Nanomaterials on Earth and Beyond Series
Concrete is one of the most ubiquitous materials on earth and holds the promise to be a cornerstone for our expansion beyond. More than 10 billion tons of it are produced every year for everything from major infrastructure projects like bridges, tunnels, dams, and entire under-city sewage and utility structures to homes, stadiums, and skyscrapers. It is a mixture of cement, sand coarse aggregate and water. The mechanical property of concrete arises from a phenomenon that occurs at the micro and nano scale i.e. interlinking of minute crystal needles of calcium silicate hydrates during the hardening process (17). Nanoscale binders can modify the structure of concrete material and improve its properties including bulk density, mechanical performance, volume stability, durability and sustainability of concrete (17).
Traditional concrete has nanoscale pores in them. Adding silicon dioxide nanoparticles and filling the pores makes the concrete harder and denser, resulting in a new material sometimes called “nanocrete”. Nano-silica also improves strength, resistance to water penetration, and helps control calcium leaching (18). Steel fibers added to concrete improves their tensile strength; and the concrete attains a steel-like compressive strength of over 200 N/mm2 (for comparison standard concrete blocks have compressive strength < 10N/mm2). Polymer additives such as artificial resins help liquefy and stabilize the cement suspension, generally used to develop self-compacting concrete (17). These concretes are referred to as Ultra high performance/ high-strength concrete and have found applications in lightweight and delicate constructions such as bridges. An example is the Gärtnerplatzbrücke (19) over the Fulda River in Kassel (Germany), the first larger bridge in Germany (2007) to use ultra high performance concrete for the prefabricated elements.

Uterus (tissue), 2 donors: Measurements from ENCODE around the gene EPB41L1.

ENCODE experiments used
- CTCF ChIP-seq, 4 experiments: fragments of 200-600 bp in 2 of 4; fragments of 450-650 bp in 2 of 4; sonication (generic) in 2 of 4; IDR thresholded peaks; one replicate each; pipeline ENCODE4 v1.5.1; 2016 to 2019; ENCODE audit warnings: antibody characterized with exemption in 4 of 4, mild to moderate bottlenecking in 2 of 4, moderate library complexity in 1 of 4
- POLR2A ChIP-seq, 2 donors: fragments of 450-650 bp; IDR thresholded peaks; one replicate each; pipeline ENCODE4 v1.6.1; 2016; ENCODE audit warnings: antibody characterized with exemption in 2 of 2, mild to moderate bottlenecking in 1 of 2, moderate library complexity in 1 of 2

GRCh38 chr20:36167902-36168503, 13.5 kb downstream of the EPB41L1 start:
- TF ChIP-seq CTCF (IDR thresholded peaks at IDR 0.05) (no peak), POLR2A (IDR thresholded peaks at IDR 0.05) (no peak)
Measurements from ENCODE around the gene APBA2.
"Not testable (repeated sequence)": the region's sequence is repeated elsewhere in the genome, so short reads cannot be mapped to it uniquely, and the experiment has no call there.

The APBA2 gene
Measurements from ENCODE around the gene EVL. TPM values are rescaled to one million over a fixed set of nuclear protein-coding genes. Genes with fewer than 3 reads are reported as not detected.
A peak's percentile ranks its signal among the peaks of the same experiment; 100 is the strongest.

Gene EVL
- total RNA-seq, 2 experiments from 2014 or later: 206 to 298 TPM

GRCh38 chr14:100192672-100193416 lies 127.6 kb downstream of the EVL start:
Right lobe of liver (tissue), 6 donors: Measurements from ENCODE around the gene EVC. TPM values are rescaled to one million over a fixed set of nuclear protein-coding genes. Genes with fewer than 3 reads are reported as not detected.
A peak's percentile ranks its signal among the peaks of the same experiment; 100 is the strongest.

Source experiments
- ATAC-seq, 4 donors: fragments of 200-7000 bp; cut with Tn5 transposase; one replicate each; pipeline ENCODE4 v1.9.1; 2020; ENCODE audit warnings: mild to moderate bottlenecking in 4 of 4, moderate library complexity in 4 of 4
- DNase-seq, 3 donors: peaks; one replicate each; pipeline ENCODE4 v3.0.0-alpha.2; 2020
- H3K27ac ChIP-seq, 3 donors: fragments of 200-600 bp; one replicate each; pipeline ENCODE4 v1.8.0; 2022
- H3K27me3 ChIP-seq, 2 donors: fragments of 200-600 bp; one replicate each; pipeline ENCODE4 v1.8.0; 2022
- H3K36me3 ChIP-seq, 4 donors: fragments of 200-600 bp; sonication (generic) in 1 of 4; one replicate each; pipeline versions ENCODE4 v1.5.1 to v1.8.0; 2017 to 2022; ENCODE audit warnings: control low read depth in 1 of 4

Small amounts (1% by weight) of CNT’s added to portland cement phase and water can improve the mechanical properties of cement. The high defect concentration on the surface of oxidized multi-walled Nanotubes (MWNT’s) lead to a better linkage between the nano structures and binder, showing an improvement in strength of over 5 times when the nanocrete is compressed and over 3 times in its ability to withstand deformation, compared to the samples without the reinforcement (9).
One barrier to space colonization may be the cost of shipping materials for construction in space. It is estimated that the minimum cost to carry a pound of material to moon is ~$50,000 (20). Nanotechnology materials used to create earth-based Ultra high performance/ high-strength nanocrete might be a solution here, as they can be combined with space-based raw materials for construction beyond earth. NASA scientists have developed a new type of lunar concrete by mixing carbon nanotubes with moon dust and epoxies. As a first demonstration they built a 12-inch-wide (30-centimer-wide) bowl-shaped object that could be coated with aluminum and transformed into a mirror (21). Once the material has undergone reliability studies and shows that the epoxies can withstand the radiations in space, the ubiquitous supply of moon dust, low weight of carbon nanotubes, and epoxies will pave the way to rapid construction growth on the lunar surface.